Astronomy

SpaceX's Starlink has a new foe: Astronomers

Gif of Starlink satellite being released
Starlink satellites deploying in orbit. Credit: SpaceX

Many skywatchers were delighted to spot a bright line of SpaceX's internet-beaming Starlink satellites pass overhead this weekend, but to astronomers, it was an ominous sign of things to come.

Why it matters: Bright satellites in the night sky can affect astronomy by getting in the way of sensitive, long exposure photos. Usually, researchers can work around these satellites by tracking their orbits and accounting for their predictable movements, but with more satellites come more complications.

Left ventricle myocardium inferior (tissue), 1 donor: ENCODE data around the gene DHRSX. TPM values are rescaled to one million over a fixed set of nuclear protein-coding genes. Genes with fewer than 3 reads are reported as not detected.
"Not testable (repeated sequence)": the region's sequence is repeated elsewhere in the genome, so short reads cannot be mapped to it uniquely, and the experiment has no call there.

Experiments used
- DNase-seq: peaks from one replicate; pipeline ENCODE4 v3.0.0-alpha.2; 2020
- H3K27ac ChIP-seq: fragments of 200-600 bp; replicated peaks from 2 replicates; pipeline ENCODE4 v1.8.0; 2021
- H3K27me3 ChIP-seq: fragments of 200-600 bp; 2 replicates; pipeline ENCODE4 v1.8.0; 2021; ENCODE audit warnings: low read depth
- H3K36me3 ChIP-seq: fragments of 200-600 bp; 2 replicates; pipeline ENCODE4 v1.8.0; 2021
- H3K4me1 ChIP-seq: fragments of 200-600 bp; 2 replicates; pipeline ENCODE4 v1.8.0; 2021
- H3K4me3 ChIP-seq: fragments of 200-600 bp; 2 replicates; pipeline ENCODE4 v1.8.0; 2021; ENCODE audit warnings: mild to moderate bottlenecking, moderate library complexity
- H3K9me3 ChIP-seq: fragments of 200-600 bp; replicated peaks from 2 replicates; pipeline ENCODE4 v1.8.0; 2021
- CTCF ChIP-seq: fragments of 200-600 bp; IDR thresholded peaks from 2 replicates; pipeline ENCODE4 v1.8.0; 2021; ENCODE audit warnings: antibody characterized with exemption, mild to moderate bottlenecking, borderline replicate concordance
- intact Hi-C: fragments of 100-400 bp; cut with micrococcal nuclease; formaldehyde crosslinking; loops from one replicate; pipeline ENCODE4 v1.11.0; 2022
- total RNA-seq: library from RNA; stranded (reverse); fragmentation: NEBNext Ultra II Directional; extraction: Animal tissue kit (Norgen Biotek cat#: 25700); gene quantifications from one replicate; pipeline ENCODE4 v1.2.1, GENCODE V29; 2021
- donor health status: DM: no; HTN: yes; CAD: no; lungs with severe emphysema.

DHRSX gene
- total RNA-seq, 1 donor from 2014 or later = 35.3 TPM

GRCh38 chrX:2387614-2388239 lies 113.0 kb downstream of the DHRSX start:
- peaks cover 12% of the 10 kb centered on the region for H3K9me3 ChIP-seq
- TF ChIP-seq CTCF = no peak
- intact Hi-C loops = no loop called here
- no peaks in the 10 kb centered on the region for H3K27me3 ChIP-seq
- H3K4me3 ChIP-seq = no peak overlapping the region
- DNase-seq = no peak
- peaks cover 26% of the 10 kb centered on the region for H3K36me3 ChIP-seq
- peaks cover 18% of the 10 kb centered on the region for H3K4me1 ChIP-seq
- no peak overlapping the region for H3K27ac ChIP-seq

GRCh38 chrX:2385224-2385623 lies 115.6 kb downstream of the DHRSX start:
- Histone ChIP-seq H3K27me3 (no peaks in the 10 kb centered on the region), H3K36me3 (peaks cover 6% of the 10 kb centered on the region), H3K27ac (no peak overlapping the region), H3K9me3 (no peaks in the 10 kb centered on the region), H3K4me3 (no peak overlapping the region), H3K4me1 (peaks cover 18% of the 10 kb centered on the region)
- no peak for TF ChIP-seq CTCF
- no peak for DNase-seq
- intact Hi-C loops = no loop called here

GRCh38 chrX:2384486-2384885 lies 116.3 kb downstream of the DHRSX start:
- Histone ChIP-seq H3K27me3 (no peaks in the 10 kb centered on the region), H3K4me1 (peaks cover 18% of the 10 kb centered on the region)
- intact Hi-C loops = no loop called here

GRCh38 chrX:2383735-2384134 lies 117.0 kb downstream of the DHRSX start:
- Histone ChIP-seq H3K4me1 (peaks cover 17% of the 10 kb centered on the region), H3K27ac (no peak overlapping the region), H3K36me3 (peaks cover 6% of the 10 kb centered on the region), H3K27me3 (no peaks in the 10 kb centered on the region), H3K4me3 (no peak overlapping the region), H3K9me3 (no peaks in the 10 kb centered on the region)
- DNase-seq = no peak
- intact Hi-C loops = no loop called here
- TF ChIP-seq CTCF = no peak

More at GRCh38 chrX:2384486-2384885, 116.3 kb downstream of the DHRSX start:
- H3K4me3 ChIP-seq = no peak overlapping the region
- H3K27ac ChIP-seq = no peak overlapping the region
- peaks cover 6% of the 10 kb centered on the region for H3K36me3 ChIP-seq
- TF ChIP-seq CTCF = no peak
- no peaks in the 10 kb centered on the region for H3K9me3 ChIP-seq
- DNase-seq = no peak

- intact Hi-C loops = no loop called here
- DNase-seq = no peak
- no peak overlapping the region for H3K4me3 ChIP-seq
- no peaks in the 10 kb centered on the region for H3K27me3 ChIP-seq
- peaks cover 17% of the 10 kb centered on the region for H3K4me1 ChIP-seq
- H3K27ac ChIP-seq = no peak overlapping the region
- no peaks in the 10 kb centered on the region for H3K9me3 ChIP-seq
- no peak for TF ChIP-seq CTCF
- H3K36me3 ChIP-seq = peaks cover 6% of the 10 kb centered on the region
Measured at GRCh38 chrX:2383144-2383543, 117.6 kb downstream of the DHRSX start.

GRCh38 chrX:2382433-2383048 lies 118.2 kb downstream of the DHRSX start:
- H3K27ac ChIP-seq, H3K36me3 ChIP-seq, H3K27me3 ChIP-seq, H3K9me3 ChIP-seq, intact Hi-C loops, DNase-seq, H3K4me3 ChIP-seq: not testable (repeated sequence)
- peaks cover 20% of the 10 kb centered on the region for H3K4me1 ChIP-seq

The violent deaths of the first stars

A photo of a supernova explosion in deep space.
The remnants of a supernova explosion. Photo: NASA/CXC/SAO

The first stars born just millions of years after the Big Bang are thought to have been massive, bright balls of helium and hydrogen, with heavy elements like carbon, zinc and iron forming in their cores.

Driving the news: A new study published in the Astrophysical Journal details how these stars died, seeding the universe with elements that eventually gave rise to our sun, planets, other stars and more.